I use a simple foam core board as a reflector even though I have a professional reflector. I like shooting with natural light but also have a very simple, DIY soft box which I use when I shoot indoors and I want a ‘darker’ look for my photography.
I have an entire cupboard filled with props. Everything from plated in every colour, bowls, cups, saucers, cutlery, different glasses, jugs and fabric. I also love shooting on weathered wooden surfaces.
I often buy old palattes and transform them into surfaces. Some I keep ‘raw’ and natural and others I will paint and sand down to create a weathered look. I have them in a few different colours and love every single one of them.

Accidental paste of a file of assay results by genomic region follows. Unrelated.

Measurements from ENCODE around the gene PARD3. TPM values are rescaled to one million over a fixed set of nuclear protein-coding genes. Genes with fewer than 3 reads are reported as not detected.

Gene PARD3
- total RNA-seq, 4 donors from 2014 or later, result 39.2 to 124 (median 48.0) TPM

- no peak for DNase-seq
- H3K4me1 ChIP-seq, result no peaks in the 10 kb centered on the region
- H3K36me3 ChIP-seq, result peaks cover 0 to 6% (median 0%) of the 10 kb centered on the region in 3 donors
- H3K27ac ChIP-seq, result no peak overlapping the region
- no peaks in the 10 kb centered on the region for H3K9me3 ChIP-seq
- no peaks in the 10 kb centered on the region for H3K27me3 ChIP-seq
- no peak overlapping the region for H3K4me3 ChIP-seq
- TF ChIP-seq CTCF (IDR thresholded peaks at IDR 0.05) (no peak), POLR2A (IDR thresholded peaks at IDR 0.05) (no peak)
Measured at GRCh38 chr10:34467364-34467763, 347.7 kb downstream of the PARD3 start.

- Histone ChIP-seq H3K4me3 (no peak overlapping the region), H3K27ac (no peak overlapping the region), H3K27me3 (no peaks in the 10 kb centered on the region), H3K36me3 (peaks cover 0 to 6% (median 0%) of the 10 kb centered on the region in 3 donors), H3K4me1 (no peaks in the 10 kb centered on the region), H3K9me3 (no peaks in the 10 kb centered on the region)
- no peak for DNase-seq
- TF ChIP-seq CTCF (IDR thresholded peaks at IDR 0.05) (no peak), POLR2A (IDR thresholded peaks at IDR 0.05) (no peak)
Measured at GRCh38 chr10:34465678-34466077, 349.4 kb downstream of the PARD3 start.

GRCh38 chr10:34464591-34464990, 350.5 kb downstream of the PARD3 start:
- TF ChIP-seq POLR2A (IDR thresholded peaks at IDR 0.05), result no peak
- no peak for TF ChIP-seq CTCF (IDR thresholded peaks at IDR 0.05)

How This Margarita Photo Was Shot
First Decisions for Shooting Beverages
WIth these margaritas I didn’t really have an idea going in. I knew I wanted to show the elements of the cocktail but the photo happened organically. I was busy making the margaritas and had all the elements in the background.
When I took the first photo, I just moved a few of the background items around to create better balance in the photo. I particularly liked the salt I had spilled while salting the rim of the glasses.
I also think the black and grey allow the Margaritas to ‘pop’ which I quite like.
Styling for Drink Photography
I used green bottomed glasses which I’ve been dying to use forever. I love the green hue they add to the cocktails.I also really like the glass container I used for the Tequila. It reminds me of lab equipment and not something you would normally use in a food photo.